Florida Murders;LGBTQ Activists Fear Serial Killer Could Be Behind String Of Transgender Deaths

Transgender activists fear that a serial killer is behind a series of murders involving three transgender black women in Jacksonville, Florida. Advocates are calling on the Jacksonville Sheriff's Office to improve the way it is handling the transgender shootings.

Four transgender women of color have been shot in Jacksonville since February and only one has survived. Three shootings involving trans women occurred in June.

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A view of the Jacksonville Sheriff's Office in Jacksonville, Florida. Activists are claiming the JSO is disrespecting transgender victims by not using their preferred genders and names. Google Maps

Celine Walker, a 36-year-old trans woman, was found inside an Extended Stay America hotel room on February 4. On June 1, 38 year old Antash'a English was discovered with a gunshot wound to the abdomen between two abandoned houses before dying at a hospital. The third victim, 24 year old Cathalina Christina James was found at a Quality Inn and Suits on Sunday.

The shootings have prompted fears that the transgender community is being targeted.

"The transgender community in Jacksonville is frightened. They fear this could be a serial killer or orchestrated violence targeting the community. They do not feel protected on their own streets," Gina Duncan, the director of transgender equality at Equality Florida, said Tuesday.

According to NBC News, the Jacksonville Sheriff's Office is investigating the three murders separately and do not believe at this point that the killings are connected.

LGBTQ activists are also concerned that the policies used by law enforcement are hampering the investigation into the three deaths. According to WJCT, advocates are calling on the Jacksonville Sheriff's Office to use the gender and names the victims identified with, not those listed on their IDs.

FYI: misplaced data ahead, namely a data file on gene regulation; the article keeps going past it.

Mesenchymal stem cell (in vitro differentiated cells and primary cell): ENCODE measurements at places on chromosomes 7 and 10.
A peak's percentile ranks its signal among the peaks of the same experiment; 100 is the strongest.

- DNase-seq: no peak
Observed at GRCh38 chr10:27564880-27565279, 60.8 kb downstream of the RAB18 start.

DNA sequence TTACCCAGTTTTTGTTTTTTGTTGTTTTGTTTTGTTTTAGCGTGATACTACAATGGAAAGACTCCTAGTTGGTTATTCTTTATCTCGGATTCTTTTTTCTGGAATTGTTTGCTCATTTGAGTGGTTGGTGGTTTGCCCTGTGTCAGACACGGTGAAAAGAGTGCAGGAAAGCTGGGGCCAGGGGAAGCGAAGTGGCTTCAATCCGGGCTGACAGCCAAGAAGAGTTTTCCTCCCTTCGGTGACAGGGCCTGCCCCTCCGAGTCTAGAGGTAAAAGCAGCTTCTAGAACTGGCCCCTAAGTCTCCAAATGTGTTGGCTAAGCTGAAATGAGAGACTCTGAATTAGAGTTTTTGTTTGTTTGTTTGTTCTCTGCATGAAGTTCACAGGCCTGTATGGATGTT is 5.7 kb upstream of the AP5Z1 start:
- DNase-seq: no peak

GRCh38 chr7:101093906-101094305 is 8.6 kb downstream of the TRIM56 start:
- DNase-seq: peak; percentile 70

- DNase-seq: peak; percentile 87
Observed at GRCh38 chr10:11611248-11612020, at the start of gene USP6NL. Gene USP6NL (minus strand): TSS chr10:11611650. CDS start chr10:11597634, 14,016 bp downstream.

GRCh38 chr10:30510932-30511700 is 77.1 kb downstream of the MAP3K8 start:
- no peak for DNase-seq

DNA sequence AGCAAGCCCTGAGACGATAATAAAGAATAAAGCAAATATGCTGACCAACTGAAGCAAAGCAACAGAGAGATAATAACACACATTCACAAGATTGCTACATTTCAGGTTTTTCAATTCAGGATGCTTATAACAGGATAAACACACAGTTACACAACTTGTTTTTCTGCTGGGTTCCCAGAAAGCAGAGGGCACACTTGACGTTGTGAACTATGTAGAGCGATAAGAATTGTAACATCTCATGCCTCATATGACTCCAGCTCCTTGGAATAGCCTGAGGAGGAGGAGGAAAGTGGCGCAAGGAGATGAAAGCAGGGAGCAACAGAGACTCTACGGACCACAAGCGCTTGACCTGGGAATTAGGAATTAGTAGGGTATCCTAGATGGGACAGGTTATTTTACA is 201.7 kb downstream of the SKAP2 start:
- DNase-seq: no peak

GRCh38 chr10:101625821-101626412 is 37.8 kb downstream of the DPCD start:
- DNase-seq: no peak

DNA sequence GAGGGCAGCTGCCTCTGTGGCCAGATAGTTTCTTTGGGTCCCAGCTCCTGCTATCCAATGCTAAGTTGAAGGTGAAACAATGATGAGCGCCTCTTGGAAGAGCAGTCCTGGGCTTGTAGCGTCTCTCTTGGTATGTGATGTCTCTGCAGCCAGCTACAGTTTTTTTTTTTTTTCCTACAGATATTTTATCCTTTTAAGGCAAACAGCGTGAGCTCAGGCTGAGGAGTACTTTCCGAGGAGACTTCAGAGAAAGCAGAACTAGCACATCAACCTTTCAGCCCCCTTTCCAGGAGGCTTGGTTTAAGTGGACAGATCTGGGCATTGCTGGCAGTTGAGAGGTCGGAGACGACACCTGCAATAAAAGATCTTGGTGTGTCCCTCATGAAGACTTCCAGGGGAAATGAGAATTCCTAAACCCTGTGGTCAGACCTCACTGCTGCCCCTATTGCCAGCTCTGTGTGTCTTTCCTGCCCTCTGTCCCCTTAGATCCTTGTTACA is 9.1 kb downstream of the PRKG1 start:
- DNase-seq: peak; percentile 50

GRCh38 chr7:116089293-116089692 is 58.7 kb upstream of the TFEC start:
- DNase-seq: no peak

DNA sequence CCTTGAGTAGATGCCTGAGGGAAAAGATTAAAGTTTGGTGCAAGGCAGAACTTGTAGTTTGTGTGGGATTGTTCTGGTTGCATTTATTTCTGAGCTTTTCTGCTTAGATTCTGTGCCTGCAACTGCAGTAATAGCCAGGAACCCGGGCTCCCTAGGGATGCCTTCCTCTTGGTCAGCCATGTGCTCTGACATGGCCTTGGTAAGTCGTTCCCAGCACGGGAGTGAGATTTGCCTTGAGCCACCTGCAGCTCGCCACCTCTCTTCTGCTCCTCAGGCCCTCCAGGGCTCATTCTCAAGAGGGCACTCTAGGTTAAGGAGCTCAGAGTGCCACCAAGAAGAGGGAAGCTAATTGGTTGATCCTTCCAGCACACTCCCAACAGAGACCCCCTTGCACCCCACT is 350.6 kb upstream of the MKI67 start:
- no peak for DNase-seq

Pastor Avery Garner of St. Luke's Community Church told WJCT that the sheriff's office is disrespecting the victims when they misgender them. "These were black women and we recognize that and we insist on the respect that they deserve," Garner said.

The Jacksonville Sheriff's Office did not immediately respond to Newsweek's request for comment. However, sheriff's office spokesman Christian Hancock told WJCT that the sheriff's office hoped to foster good relationships with every member of the community.

"It is not an act of disrespect that we refer to the victim's by their legal names," Hancock said. "As an agency, the Jacksonville Sheriff's Office determines the identification and sex of a deceased victim by using the victim's government-issued ID or that which is determined by the medical examiner."

In a statement Tuesday, Duncan said the sheriff's office's policy is not only disrespecting the memory of the victims but is also impeding the investigation.

"These are out, trans women and that is how they are known in the community," Duncan said. "All across the nation, law enforcement agencies have adopted protocols for responding to anti-transgender violence. They recognize that respecting the community builds trust and creates a willingness to share information that may catch a killer."

A Trans Lives Matter rally is scheduled for 7 p.m. Wednesday in Jacksonville.